CHICAGO – Compromise.
They didn’t use the word but that’s what Mike Aitken of the Society of Human Resource Management and Lynn Shotwell of the American Council on International Personnel seemed to agree employers would see happen in the next couple of weeks, as lawmakers in the U.S. House and Senate negotiate a comprehensive overhaul of the immigration system.
An accord would, indeed, require Democrats and Republicans to bend further than might seem probable. One of the biggest hurdles: a provision by Republican Sen. John Cornyn of Texas that would require the Department of Homeland Security and the top federal auditor to certify a 90-percent apprehension rate of illegal crossers at the border, as well as the installation of a biometric exit system at all air and sea ports.
In Cornyn’s view, those goals would have to be met before immigrants could start on the path to citizenship and receive green cards.
Democrats and immigration advocates have termed the Cornyn amendment as “poison pill.”
While acknowledging Cornyn had “ratcheted” up matters, Shotwell said she remained optimistic reform would happen.
“Both parties recognize this is a problem we have to solve,” she said. “I think the Senate will work out something.”
She and Aitken agreed the odds of adoption of comprehensive reform – contained in an 867-page overhaul that has so far made it out just one House committee – seem better than they have in years.
“This is the best time since 1986 that we will have the opportunity to reform our nation’s immigration laws,” said Aitken, VP of government affairs for SHRM.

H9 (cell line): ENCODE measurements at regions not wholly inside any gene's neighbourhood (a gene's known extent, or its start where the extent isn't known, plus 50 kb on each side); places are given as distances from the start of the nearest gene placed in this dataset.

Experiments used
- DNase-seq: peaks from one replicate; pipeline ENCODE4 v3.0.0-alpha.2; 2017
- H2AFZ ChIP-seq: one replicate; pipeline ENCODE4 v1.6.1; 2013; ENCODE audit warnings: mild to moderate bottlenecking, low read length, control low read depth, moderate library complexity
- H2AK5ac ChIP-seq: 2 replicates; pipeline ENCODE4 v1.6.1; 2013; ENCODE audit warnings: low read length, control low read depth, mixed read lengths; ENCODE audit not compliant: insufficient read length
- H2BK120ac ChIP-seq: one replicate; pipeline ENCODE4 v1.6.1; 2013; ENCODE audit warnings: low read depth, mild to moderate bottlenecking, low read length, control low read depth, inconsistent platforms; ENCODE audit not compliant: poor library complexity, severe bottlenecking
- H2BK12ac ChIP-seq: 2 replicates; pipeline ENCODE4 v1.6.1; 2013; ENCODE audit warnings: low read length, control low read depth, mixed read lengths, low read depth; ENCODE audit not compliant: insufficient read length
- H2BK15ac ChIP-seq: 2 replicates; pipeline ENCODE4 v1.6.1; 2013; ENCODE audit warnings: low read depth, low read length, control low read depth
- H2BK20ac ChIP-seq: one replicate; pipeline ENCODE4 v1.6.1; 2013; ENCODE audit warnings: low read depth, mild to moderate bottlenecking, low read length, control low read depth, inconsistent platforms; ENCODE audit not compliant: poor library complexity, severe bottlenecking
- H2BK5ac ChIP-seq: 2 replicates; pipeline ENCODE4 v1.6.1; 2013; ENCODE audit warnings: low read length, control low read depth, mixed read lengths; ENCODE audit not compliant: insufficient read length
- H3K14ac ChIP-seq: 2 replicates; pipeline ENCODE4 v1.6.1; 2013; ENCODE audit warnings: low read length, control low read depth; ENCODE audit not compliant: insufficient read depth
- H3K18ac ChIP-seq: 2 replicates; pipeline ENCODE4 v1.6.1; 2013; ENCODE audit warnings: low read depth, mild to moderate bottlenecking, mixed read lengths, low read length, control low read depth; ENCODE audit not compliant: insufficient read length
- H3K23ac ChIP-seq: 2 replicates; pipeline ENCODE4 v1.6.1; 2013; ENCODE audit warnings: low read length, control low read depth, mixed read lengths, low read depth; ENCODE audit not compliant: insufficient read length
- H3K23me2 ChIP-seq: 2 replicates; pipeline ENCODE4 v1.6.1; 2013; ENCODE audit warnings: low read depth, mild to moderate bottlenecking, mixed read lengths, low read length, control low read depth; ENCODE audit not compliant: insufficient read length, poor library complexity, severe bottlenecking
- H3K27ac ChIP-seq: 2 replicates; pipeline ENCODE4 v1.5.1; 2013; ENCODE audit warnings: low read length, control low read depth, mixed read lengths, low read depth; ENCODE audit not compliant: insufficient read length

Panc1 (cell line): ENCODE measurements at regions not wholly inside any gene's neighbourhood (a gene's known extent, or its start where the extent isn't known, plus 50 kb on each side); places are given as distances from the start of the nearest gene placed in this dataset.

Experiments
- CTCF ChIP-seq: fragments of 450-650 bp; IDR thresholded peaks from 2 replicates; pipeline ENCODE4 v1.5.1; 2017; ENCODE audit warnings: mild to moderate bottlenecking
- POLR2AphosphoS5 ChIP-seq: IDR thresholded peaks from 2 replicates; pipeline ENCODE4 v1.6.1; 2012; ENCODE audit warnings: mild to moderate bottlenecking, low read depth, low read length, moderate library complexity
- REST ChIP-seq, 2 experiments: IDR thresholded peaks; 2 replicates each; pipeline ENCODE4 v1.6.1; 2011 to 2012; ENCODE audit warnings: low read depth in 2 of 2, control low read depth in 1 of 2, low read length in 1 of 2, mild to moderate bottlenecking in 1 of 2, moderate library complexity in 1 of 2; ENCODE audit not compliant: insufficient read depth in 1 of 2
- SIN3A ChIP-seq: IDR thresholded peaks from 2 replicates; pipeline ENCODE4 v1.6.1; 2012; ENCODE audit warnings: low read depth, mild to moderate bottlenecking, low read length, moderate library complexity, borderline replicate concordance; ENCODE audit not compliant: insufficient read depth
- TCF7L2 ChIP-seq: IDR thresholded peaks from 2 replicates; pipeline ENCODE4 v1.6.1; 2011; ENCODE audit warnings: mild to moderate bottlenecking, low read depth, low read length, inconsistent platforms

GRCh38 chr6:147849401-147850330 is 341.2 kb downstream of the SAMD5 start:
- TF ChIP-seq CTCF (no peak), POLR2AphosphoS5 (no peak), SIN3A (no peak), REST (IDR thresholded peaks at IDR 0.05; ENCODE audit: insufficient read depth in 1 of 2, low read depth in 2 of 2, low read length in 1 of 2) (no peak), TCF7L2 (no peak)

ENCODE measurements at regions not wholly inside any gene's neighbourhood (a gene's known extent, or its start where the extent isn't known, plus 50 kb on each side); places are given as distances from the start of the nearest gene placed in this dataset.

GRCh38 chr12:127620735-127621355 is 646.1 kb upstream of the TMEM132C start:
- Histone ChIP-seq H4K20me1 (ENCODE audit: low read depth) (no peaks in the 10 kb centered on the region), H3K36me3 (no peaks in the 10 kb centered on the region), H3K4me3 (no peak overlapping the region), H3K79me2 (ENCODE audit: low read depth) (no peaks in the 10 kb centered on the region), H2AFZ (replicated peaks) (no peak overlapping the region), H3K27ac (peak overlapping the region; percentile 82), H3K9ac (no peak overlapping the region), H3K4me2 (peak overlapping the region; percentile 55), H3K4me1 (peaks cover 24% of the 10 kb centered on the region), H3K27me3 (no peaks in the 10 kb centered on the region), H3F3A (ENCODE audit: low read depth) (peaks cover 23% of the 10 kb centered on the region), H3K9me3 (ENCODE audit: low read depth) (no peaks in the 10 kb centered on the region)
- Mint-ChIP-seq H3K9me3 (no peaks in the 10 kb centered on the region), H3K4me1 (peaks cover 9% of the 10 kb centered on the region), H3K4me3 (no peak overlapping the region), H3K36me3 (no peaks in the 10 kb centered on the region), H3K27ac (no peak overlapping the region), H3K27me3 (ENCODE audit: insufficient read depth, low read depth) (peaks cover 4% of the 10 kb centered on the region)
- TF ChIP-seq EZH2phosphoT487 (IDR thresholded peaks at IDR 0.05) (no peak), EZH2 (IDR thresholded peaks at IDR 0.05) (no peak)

A final vote in the Senate is set to come by the time senators leave for their Fourth of July break. Failing that, there’s nothing stopping lawmakers from picking up the debate when they return or, as Aitken pointed out, in 2014, when midterm elections are scheduled. The biggest reforms on immigration in recent decades have typically won passage during election years, he noted.
The legislation was drafted in the same spirit of compromise that will be required in the days ahead if it’s to get through Congress.
Shotwell predicted that failure to get the legislation through will hurt American workers, as well as those who hope to immigrate to the U.S. by obtaining a green card.
If nothing happens in Washington, she said, employers wanting to expand their operations will likely do so in other countries, where they can find the skills they need to operate their plants.
“They need assurance they can find the talent they need,” Shotwell said. “This legislation provides that.”
Provisions in the legislation to expand the number of specialized visas issued to highly skilled workers – typically those in the technology industry – also are of critical importance to employers, she said.
“We put our nation at a competitive disadvantage,” if Congress fails to pass reform, she said. “The government has to find a new way of doing business.”
Beyond boosting employment-based green cards and visas, SHRM and ACIP, which is an affiliate of the organization, have been pushing for the creation of a Trusted Employer program and the establishment of a single, national and entirely electronic employment verification system.
Trusted Employer would work along the lines of Trusted Shipper, Trusted Traveler and TSA Pre-Check, allowing the government to pre-qualify employers with a proven track record of compliance with federal immigration laws. The program would streamline the processing of petitions.
Companies that routinely hire foreign nationals would see the greatest benefits.
Trusted Employer would help offset one of the biggest problems now seen in the current E-Verify system: fraudulent Form I-9 paperwork, too often obtained with false or stolen identification.
“E-Verify … does a lot of things well,” Aitken said. “One of the things it doesn’t do well, however, is tell you if the individual standing in front of you presenting work authorization and identity documents actually owns the identity on those documents.”